Of the many questions regarding the application of wastewater spray irrigation for Ocean Pines or any other area, the least critical is whether public health will be adversely affected.
Strict environmental regulation and monitoring of effluent used in spray irrigation have eliminated the public health concern, as has been evidenced all across the Eastern Shore. What, then, are the most critical factors? That would be money, soil composition and the lay of the land.
They all go together. Money can’t make clay absorb enough water to prevent runoff, just like having acres of loam means nothing if the finances don’t work.
There’s no argument among environmental experts that spray irrigation is the better method of wastewater disposal than the old standard of discharging it into nearby waterways. Time was, no one questioned this latter approach, as communities pumped effluent into the river, and it was gone forever. Except, as we now know, that it wasn’t.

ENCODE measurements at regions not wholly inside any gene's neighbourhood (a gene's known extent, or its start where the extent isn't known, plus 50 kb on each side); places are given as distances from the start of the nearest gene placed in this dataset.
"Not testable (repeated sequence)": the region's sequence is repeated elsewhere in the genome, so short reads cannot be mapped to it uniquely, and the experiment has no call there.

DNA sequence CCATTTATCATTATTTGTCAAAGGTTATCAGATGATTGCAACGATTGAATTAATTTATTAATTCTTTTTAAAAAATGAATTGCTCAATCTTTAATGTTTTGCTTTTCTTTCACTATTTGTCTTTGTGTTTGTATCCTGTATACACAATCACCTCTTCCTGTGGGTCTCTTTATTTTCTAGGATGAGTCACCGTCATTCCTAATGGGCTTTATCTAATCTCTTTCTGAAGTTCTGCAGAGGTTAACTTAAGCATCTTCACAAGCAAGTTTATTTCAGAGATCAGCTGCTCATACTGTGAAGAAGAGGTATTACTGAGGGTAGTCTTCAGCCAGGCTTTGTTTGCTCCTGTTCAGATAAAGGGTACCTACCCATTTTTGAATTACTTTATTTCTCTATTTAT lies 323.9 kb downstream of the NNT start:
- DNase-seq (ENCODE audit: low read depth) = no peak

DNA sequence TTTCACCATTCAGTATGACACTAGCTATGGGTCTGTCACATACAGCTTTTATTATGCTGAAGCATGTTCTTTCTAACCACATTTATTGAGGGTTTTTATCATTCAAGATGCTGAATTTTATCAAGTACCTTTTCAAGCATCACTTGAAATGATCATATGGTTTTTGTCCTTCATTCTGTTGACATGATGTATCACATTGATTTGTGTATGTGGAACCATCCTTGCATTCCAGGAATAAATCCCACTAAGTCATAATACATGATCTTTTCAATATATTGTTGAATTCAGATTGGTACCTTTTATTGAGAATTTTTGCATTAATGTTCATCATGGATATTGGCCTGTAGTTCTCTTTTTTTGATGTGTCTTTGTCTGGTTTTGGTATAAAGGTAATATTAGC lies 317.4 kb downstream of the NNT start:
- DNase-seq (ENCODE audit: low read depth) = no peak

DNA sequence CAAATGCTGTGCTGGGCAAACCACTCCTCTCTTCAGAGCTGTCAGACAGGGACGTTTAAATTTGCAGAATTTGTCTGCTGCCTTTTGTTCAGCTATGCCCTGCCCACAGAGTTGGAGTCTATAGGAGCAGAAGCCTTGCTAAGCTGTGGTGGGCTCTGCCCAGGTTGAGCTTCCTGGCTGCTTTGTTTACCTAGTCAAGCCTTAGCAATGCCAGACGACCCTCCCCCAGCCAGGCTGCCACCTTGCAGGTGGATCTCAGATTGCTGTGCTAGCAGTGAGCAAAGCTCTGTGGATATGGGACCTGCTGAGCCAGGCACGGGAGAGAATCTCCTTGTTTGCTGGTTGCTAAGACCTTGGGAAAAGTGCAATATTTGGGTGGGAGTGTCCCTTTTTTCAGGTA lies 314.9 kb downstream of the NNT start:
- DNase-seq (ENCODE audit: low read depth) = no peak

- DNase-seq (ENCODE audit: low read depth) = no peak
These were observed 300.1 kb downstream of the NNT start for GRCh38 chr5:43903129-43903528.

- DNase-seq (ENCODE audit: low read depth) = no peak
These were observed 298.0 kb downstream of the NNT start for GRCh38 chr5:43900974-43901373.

Nutrients and chemicals in treated wastewater didn’t vanish with the tides as we pretended, but remained to damage the riverine ecosystems.
With ground application of wastewater, however, the soil filters these chemicals and nutrients as the water seeps into the earth. It isn’t perfect, but it is better … unless you can’t pay for it.
The cost of converting the Eagle’s Landing Golf Course to accept spray irrigation from the Mystic Harbour wastewater system was more than $3 million. The Town of Berlin’s second spray irrigation site near Newark cost $3.5 million, and the price tag on the county’s Newark project launched last May was expected to be in the $2 million range.
But even then, the key to the successes of those operations was that land with the right soil, the right slope and the right location was available. Maybe Ocean Pines has that in the golf course, and maybe it doesn’t. That would be the first thing to find out, then the business of finding the money will determine what happens next.